Sunday, November 20, 2011 3:41PM - 3:54PM |
D2.00008: Confinement Effects in Oscillating Nanoscale Flows Charles Lissandrello, Victor Yakhot, Kamil L. Ekinci We present an experimental study of confinement in oscillating nanoscale flows. In the experiment, we measure the resonant parameters of a microcantilever with a sphere attached at the tip. As the sphere is brought towards a flat plate in a dry nitrogen environment, the flow becomes confined in the gap between the sphere and the plate, affecting the resonant frequency and dissipation of the cantilever. We tune the gap, the nitrogen pressure, and the oscillation frequency in order to study the flow over a broad range of dimensionless parameters. We observe deviations from continuum fluid dynamics at small gaps, low pressures, and high frequencies. Using these measurements, we provide an in-depth characterization of confinement effects in oscillating nanoflows. [Preview Abstract] |
Sunday, November 20, 2011 3:54PM - 4:07PM |
D2.00009: Small Scale Effect on Flow-Induced Instability of Double-Walled Carbon Nanotubes Tai-Ping Chang, Mei-Feng Liu Small scale effect on flow-induced instability of double-walled carbon nanotubes (DWCNTs) is investigated using an elastic shell model based on Donnell's shell theory. The dynamic governing equations of DWCNTs are derived on the basis of nonlocal elasticity theory, in addition, the van der Waals (vdW) interaction between the inner and outer walls is considered in the shell modeling. The instability of DWCNTs that is induced by a pressure-driven steady flow is studied. The numerical computations indicate that as the flow velocity increases, DWNCTs have a way to get through multi-bifurcations of the first and second bifurcations in turn. It can be concluded that the critical flow velocity is closely correlated to the ratio of the length to the radius of DWCNTs, the pressure of the fluid and the small scale effects. Furthermore, it is interesting to notice that as the small scale effects are considered, the first critical flow velocities of DWCNTs decrease as compared to the results with the classical (local) continuum mechanics, therefore, the small scale effects play an important role on performing the instability analysis in the fluid-conveying DWCNTs. [Preview Abstract] |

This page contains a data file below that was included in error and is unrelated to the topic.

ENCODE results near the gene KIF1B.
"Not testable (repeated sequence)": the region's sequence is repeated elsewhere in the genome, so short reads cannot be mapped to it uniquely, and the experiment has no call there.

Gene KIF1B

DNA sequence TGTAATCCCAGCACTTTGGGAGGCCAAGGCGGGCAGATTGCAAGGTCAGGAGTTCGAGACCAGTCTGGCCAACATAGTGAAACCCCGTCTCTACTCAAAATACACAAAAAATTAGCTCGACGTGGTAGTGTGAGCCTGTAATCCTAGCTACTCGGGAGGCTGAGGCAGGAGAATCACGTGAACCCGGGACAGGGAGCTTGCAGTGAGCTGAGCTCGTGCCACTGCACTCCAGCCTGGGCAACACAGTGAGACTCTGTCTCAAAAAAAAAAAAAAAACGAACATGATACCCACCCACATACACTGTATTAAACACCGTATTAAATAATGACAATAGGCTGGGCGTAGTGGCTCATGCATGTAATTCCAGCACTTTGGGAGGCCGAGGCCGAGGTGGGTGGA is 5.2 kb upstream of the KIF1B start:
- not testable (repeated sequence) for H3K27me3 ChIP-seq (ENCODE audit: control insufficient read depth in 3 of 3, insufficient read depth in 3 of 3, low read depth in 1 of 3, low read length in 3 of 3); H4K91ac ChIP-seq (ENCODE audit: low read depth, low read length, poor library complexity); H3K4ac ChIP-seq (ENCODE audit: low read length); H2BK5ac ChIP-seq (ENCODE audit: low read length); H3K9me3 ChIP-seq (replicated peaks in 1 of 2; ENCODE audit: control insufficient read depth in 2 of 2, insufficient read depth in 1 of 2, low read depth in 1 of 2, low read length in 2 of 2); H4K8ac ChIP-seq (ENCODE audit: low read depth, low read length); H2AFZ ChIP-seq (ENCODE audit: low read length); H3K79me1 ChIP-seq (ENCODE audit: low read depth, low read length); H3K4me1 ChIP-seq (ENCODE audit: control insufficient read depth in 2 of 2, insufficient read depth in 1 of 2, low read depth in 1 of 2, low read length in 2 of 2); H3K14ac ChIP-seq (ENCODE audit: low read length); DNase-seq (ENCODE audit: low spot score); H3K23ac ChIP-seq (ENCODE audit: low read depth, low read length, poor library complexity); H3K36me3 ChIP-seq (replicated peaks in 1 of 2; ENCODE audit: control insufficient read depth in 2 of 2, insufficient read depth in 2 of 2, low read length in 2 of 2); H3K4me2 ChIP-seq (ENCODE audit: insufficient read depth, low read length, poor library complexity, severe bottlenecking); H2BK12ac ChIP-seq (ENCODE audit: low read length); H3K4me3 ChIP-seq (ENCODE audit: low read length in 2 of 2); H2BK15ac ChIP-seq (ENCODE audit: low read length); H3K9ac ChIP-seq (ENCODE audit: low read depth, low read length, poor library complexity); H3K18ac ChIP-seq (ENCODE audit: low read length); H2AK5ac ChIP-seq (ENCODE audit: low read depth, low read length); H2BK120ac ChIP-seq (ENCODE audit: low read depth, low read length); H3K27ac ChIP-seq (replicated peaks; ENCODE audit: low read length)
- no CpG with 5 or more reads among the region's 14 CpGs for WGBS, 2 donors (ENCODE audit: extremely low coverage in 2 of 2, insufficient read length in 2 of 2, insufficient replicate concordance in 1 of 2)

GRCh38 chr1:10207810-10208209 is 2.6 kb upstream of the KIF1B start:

Sunday, November 20, 2011 4:07PM - 4:20PM |
D2.00010: Fast Water Transport in CNTs: length dependence and entrane/exit effects Jens Honore Walther, Petros Koumoutsakos Superfast water transport in carbon nanotube (CNT) membranes has been reported in experimental studies. We use Molecular Dynamics simulations to elucidate the mechanisms of water entry, exit and transport in $2\,nm$-diameter hydrophobic CNTs embedded in a hydrophilic membrane matrix. We demonstrate, for the first time, that under imposed pressures of the order of 1 bar, water entry into the CNT cavity and exit from the CNT end, can occur only on pre-wetted membranes. We conduct large scale simulations for up to $500\,nm$ long CNTs and observe a previously unseen dependence of the flow enhancement rates on the CNT length. We relate the present findings to past computational and experimental studies, we discuss previous continuum assessments for this flow and propose underlying physical mechanisms. [Preview Abstract] |